Monday, 1 March 2010
So, last night was the season 2 finale - or as we used to call it in non-America, the last in the present series - of BBC3's sci-fi comedy drama, Being Human. I'm not sure if 'sci-fi comedy drama' is its official categorisation, but that's what it is to me. At 8.55 pm, I assembled my traditional accompaniments to scheduled TV viewing - a nice cup of tea and some snacks (tiffin, homemade, if you really want to know) and settled down in front of the fire for some Sunday night viewing pleasure. A few moments in and the appearance of Amy McBride (deceased, a lot) had put me off my victuals, but had also kicked off another hour of quite wonderful television.
I love this series. Let us get that straight from the start. Like most other people, I watch telly most days. Some of what I watch, I even like. Lots of it, however, I switch off halfway through, from sheer boredom. The glut of reality shows showcasing idiots and fools clambering over and trampling the perma-tanned, scantily-clad bodies of their contemporaries to snatch their 15 minutes of fame has become staple TV fodder these days, to the shame of us all, participants and views alike. And then there's the plodding, over-sentimental 'drama' - Wild at Heart, anyone? Good God, what is wrong with Stephen Tompkinson? Must he play a whining git in everything he does? Does the man have a whining clause in his contract that states he must moan, grumble, complain and look downtrodden at least three times a minute? He's a vet, he's a priest, he's a children's entertainer – but whatever he is, you can bet he's a miserable bastard. This series must surely end with the other vet in Wild at Heart (Lexy from Monarch in the Glen – it was difficult to find a more annoying part than that, but you did it) putting him out of his misery. They wouldn’t let an animal suffer like that, oh no. Amazingly, Amanda Holden left that show and it still hasn't improved. This is a feat which, had I not seen it with my own eyes, I would have thought impossible.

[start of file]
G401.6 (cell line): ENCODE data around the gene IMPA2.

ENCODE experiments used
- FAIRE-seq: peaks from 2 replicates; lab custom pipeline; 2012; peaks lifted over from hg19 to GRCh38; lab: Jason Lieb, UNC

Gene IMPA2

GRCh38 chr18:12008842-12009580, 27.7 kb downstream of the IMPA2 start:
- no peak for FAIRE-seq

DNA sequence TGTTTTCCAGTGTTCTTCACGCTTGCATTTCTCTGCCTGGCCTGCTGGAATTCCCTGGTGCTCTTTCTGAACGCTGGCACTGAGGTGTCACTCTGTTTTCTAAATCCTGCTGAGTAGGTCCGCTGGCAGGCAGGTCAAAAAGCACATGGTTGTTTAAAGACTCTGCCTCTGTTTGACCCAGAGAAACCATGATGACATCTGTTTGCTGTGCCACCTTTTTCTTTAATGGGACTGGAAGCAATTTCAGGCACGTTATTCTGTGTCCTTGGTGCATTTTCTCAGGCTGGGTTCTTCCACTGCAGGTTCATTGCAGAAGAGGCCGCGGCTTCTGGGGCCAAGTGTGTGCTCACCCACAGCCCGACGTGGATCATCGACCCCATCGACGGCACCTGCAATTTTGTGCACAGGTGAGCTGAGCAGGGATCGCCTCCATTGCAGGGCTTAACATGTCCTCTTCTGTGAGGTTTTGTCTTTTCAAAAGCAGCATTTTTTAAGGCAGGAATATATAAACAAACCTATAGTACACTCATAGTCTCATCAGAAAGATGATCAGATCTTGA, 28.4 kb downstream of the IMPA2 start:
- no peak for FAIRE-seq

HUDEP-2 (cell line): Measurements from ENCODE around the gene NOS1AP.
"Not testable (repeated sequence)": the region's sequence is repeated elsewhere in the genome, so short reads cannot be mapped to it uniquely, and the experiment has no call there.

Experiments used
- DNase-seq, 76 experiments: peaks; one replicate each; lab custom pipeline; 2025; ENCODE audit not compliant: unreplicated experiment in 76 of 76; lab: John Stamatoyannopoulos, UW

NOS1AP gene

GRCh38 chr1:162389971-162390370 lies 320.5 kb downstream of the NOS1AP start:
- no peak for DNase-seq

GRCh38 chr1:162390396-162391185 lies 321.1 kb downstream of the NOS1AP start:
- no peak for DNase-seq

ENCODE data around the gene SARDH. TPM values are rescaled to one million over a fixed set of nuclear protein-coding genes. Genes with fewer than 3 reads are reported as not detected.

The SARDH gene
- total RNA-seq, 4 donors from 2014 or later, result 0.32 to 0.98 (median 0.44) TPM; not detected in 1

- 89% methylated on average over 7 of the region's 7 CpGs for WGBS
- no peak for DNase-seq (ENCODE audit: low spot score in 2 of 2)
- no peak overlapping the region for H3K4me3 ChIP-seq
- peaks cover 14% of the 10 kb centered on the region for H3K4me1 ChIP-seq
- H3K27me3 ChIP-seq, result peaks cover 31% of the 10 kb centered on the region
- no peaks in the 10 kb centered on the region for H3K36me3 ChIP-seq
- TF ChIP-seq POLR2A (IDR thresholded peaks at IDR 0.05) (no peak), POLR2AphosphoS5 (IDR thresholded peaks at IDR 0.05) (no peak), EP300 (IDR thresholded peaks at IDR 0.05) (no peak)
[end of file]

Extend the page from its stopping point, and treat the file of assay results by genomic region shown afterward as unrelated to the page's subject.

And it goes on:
I digress. In short, the number of shows about which I get truly excited these days is few. It is increasingly rare to find the kind of show for which you wait all week in anticipation; that you just can't wait to watch. The kind of show that you actually think about all day before it’s on; a show with plots you theorise about with your friends; a show that you watch and really, genuinely don’t know what’s going to happen next. And then afterwards, a show which makes you feel desolate that it’s over; you cannot possibly wait a whole week for the next instalment. You will simply fade away and die if you have to wait that long for the next episode, and you know that if you were Stephen Tompkinson,* the Eeyore of Light Entertainment, you’d never even manage to bed Dervla Kirwan, so morose you would be.
But Being Human is one such show. It is so much more than a sci-fi show about a ghost, a vampire and a werewolf. Don't get me wrong, that sounds good to geeks like me. But it does nothing to convey the brilliant depth of Being Human. The characters are neither good, nor evil. All of them are both. All of them are just trying to live, and do what they feel to be right. Who are the monsters? The vampires, the werewolves – or the people? Maybe none of them. Maybe all of them. Brilliantly written, even the most objectionable characters can inspire pity in the viewer; even the best loved can inspire disgust. The humour – though little of it was in evidence last night – is so sharp and rings so true, and the characters so rounded, so fully drawn that their plights seem all too plausible and it is simply impossible not to have empathy with them. Even though a lot of the time, you can't quite decide whose side you should be on - or even whose side you ARE on.
There is to be another series, thank God. Or perhaps the Devil. Or just Toby Whithouse. How I will fill my time between now and then, I cannot yet bear to think. The months stretch in front of me, Mitchell-free, like a yawning abyss of despair. All I know for sure is that in my Being Human-less misery, there is a level of hopelessness to which even I will not sink. Repeats of Ballykissangel, I exorcise thee.
*And if it were 1996.